While Aeros fans frolicked with players, coaches, and Chilly at Discovery Green last evening,
friends and I saw the Met's Don Carlo encore in the movie theatre.
Finally- was it worth the wait? Darn right! Absolutely!
I avoided for so long reading the already published reviews.
Now I state mine, hopefully as un-influenced as I can make it.
Verdi's Opera is DARK. With chilling red accents!
As during the auto da fe, when flames devour heretics, as perceived by the inquisition...
most certainly the darkest times in Spanish history!
Dark in scope, dark in sound, dark in costumes, dark in emotions.
But what emotions though:
love, hatred, jealousy, remorse, narrowness of ideas, stubbornness, liberal ideas, horrible persecution, death, fire, eternal damnation, ghostly appearances, flirtations, male bonding,
love big enough to die for... it is all there. In abundance!
Shiveringly wonderful! Searingly delicious! Sobbingly touching!
And all set to stirring, overwhelming music.
Suited to the persons' characters and their evolution throughout this LONG opera.
French Canadian Conductor Nezet-Seguin seemed to have an instinct for this music,
despite the fact he is not known as a Verdian interpreter.
He sure proved to be one, here. From the first note to the last he guided the orchestra tautly and feelingly. although a bit loudly.
Majestic singing by veteran Furlanetto as the tortured King Phillip, who'd kill his own son to appease the Grand Inquisitor.
Who was sung blood chillingly by Halvarsson, but a bit over the top IMO, another veteran of the stage.
A newcomer (more or less) soprano Poplavskaya as Elisabetta, spun sounds as light as cobwebs and beautiful as a spring morning, but seemed to have a bit of trouble holding out to the bitter end.
Tenor Alagna, still a fine romantic looking figure in his forties, imbued the role of Don Carlo with panache and sexuality that reached both Elisabetta and his bosom friend Rodrigo, Marquis de Posa!
That role, was acted rather well by baritone Keenlyside.
Chers Readers may recall my post on him in the role of HAMLET at the Met, which he sung stunningly and movingly.That role IS truly more suited to his voice.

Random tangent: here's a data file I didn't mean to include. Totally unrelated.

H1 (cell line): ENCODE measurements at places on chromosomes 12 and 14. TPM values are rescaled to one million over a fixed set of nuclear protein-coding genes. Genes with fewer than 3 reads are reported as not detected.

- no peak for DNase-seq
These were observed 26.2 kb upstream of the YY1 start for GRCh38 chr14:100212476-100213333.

As Rodrigo he looked tired (close ups were not too complimentary-am sure in the theater it did not show him up like that). Perhaps, because he truly needed to force his voice to the breaking point for the melodious, but stentorian sounds required by Verdi. At times, he was drowned out by the sheer force of the orchestra, even as the microphones seemed well positioned to capture him.
The Eboli, sung by Mezzo Smirnova, was a bit disappointing, except at the very end when she rued her jealous behaviour in the dramatic aria 'O don fatale'! Oh fatal gift (of beauty as perceived by herself)
Large Chorus was well guided. The smaller group of 'Flemish applicants' sang touchingly in their unsuccessful pleading for clemency.
A real surprise was the short but fiendishly high "celestial voice" from somewhere off stage,
sung with crystal sound by soprano Check.
And the apparition of the Great King Carlos V, sung by Alexei Tanovitsky (?), constantly caused shivers down my spine during the few times he appears on the stage.
But then I am VERY partial to deep male voices!
Especially to those almost too, ah well, you know what I mean, effects they seem to have on me :-)!
Now, I am utterly curious how our bijoux Opera in the Heights will cope with this monumental work on its 'postage stamp' sized stage in the intimate house?
How will OH's Maestro get the orchestra to give as rich and powerful, and yet not burst our eardrums with it, this huge sound?
Having heard several of the singers engaged by OH! before, I know that most have the lung power to present well, others are unknown.
But I assume they were all well chosen to compliment each other ..
Please, dear opera gods, let them just have the stamina to get through this grand opera, in the fullest sense.
YOU, cher reader, will just have to come to the Opera in the Heights to see/hear for yourself!
See you there?! As a last taste: an excellent clip of the fatal aria of the princess Eboli: